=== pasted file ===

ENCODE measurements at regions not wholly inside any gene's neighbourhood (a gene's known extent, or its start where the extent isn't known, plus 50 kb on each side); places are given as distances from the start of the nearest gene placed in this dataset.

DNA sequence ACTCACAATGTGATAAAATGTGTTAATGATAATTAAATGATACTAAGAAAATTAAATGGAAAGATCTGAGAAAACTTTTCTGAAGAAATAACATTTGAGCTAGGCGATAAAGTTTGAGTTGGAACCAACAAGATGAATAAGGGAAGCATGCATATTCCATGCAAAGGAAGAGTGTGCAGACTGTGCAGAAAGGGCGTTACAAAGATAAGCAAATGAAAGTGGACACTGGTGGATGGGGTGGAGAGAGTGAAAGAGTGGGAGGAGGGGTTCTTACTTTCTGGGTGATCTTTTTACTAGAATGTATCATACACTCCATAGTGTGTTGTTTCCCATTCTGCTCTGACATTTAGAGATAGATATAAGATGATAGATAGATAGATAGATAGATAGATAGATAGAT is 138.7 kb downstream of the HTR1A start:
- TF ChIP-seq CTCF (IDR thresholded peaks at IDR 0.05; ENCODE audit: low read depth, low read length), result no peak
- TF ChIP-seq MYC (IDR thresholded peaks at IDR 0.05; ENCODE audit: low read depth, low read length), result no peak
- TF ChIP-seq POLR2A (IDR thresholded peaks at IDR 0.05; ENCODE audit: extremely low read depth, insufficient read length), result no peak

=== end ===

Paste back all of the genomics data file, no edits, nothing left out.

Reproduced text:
ENCODE measurements at regions not wholly inside any gene's neighbourhood (a gene's known extent, or its start where the extent isn't known, plus 50 kb on each side); places are given as distances from the start of the nearest gene placed in this dataset.

DNA sequence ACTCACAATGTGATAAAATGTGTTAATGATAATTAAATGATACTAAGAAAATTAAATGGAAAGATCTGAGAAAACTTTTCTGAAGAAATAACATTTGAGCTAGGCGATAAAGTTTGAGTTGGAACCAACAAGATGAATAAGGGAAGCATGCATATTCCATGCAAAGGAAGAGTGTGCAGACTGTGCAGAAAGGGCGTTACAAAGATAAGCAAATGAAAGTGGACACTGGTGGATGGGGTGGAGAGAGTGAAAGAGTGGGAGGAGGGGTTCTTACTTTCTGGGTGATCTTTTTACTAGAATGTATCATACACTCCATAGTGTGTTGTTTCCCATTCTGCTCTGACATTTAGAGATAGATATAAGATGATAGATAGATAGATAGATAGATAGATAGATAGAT is 138.7 kb downstream of the HTR1A start:
- TF ChIP-seq CTCF (IDR thresholded peaks at IDR 0.05; ENCODE audit: low read depth, low read length), result no peak
- TF ChIP-seq MYC (IDR thresholded peaks at IDR 0.05; ENCODE audit: low read depth, low read length), result no peak
- TF ChIP-seq POLR2A (IDR thresholded peaks at IDR 0.05; ENCODE audit: extremely low read depth, insufficient read length), result no peak